Four Christian activists face arraignment tomorrow in Philadelphia on felony charges in what they describe as their “peaceful protest” of a homosexual rights event last fall.
The defendants, all members of an evangelical Christian group called Repent America, “exercised their First Amendment rights by preaching the Gospel, and they did it peacefully,” said Brian Fahling, an attorney for the American Family Association, who is representing them.
Each has been charged with three felonies — criminal conspiracy, inciting to riot and ethnic intimidation — charges that Mr. Fahling called “the most profound abuse of power I’ve ever seen.”
The ethnic intimidation charge was filed under Pennsylvania’s hate-crimes law. A spokeswoman for the Philadelphia District Attorney’s Office said sexual orientation is one of the protected categories covered by the ethnic intimidation statute.
The defendants, known to their supporters as the “Philadelphia Four,” have become a cause celebre for Christian conservatives and commentators.
Robert Knight, director of the Culture and Family Institute, an affiliate of the Concerned Women for America, said it was “frightening to see religious persecution on American soil, especially in the birthplace of the Declaration of Independence.”
“Even if Repent America infringed on the law, they don’t deserve three felony counts totaling 47 years in jail.”
Led by 25-year-old Michael Marcavage of the suburb of Lansdowne, Pa., the four were among 11 protesters initially arrested Oct. 10 during an annual homosexual block party in Philadelphia known as OutFest.
Mr. Fahling said the city of Philadelphia contributed about $22,000 to fund last year’s OutFest, a celebration of National Coming Out Day, which encourages homosexuals to publicly proclaim their orientation.
A Philadelphia Police Department arrest report said the protesters were “carrying extremely large signs and using bullhorns to try to disrupt the event.” The reports also said the protesters “began preaching anti-gay/lesbian messages” and that the area in which they protested was directly in front of tables where vendors were trying to sell merchandise.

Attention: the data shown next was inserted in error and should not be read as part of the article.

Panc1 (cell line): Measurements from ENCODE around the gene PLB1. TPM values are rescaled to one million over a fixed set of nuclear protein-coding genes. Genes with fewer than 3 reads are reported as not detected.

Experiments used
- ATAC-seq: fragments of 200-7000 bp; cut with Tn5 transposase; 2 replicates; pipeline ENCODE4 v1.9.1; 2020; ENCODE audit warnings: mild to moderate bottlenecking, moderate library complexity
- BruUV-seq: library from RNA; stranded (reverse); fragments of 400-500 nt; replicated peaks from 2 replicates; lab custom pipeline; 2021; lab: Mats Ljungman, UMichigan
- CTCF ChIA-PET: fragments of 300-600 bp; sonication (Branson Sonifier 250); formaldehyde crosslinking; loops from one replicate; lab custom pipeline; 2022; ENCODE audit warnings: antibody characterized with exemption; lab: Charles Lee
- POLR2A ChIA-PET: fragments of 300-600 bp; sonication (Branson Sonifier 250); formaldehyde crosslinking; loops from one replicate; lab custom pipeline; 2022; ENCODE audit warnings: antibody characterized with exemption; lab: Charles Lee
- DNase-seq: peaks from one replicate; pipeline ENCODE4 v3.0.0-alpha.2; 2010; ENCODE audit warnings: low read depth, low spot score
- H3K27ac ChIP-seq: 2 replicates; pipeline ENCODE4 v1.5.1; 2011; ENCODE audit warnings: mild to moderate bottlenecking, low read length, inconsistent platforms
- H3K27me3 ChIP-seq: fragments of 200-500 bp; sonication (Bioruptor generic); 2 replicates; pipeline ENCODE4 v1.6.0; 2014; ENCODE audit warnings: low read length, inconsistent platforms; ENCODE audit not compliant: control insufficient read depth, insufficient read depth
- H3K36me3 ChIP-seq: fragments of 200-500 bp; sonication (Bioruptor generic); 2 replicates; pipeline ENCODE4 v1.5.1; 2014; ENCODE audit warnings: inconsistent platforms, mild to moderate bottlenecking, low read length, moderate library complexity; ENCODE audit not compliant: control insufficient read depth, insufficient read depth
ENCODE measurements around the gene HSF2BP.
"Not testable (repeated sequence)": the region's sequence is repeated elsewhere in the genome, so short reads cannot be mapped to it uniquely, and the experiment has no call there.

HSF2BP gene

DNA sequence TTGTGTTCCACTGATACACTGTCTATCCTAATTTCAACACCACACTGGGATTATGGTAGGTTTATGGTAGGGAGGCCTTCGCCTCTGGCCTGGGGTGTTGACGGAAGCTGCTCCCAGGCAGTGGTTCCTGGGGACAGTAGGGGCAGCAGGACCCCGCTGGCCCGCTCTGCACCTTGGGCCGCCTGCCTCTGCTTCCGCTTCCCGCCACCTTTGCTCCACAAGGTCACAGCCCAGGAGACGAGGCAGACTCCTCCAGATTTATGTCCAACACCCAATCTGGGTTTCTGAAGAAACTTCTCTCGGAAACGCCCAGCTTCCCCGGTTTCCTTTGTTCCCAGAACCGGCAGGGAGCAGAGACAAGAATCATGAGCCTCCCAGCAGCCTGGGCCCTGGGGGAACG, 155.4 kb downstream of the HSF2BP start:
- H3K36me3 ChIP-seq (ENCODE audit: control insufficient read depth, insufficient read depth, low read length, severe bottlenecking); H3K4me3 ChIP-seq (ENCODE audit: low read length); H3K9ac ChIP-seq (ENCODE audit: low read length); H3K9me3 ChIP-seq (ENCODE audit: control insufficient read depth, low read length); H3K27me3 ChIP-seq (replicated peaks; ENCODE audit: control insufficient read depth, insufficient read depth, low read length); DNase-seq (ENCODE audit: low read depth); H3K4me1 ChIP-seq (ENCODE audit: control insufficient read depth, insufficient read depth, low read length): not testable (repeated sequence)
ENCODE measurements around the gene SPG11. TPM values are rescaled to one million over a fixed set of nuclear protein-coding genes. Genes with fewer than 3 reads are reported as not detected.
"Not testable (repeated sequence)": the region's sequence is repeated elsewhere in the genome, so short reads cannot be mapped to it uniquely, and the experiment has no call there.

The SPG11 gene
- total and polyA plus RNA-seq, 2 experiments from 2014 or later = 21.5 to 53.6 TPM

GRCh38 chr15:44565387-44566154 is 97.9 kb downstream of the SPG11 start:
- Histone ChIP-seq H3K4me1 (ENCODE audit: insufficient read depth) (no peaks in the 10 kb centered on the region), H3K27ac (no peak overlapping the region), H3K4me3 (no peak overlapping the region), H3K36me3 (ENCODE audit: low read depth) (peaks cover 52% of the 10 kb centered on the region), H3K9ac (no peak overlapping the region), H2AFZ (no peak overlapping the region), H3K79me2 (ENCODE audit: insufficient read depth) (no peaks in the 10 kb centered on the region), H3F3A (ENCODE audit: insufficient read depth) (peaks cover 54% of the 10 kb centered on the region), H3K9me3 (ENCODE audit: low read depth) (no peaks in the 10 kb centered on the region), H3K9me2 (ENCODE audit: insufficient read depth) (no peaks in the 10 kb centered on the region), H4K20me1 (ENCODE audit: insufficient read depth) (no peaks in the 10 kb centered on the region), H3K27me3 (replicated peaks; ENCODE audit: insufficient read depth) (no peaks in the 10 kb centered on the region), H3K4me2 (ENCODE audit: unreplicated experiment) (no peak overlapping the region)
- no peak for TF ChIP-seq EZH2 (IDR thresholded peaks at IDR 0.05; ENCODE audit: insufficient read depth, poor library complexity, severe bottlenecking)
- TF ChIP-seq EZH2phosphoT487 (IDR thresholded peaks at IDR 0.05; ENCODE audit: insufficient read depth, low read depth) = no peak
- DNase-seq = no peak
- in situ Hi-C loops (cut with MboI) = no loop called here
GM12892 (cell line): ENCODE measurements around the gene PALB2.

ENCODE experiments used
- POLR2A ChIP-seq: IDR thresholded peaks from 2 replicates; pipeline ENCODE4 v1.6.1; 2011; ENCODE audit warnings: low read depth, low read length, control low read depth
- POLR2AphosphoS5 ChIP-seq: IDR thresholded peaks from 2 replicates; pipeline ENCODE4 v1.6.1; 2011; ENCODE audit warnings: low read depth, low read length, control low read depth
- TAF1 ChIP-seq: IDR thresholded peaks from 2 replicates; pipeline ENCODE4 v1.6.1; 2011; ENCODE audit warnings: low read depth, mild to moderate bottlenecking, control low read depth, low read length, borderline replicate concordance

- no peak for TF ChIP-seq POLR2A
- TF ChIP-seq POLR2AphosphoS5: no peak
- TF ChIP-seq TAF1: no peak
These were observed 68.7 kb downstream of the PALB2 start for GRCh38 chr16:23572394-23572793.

The protesters at three times ignored police commands to move, according to the report, before moving toward the event’s main stage — opposite to the direction of the commands.
“They continued using the bullhorns to shout their anti-gay/lesbian message to the crowd which surrounded the protesters,” the report said. By this time, the crowd was in excess of 500 people, according to police.
The report went on to say the crowd “had to be restrained by uniformed and plainclothes police to ensure the safety of the protesters.” Told he would be arrested, Mr. Marcavage lay down in the street.
In an interview last week on Fox’s “O’Reilly Factor,” Chuck Volz, a legal adviser to the OutFest event, said the protesters, with their signs and bullhorns, were telling attendees: “‘You’re a sinner. You’re going to hell. You’re an abomination’ — that sort of stuff.”
District Attorney Lynne Abraham “believes everyone’s rights must be protected,” said spokeswoman Cathie Abookire, but another official in the District Attorney’s Office, who asked not to be named, said, “The protesters don’t have unlimited rights to protest wherever they want.”
In addition to the felony charges, the four Repent America members who will be arraigned today are charged with several misdemeanors, including failing to disperse, disorderly conduct, obstructing the highway, recklessly endangering another person and possessing an instrument of crime — presumably the bullhorn.
On Fox, Mr. Volz said he had formed a group, the Pink Angels, which confronted the Philadelphia protesters “with our own signage and whistles to drown out their bullhorns.”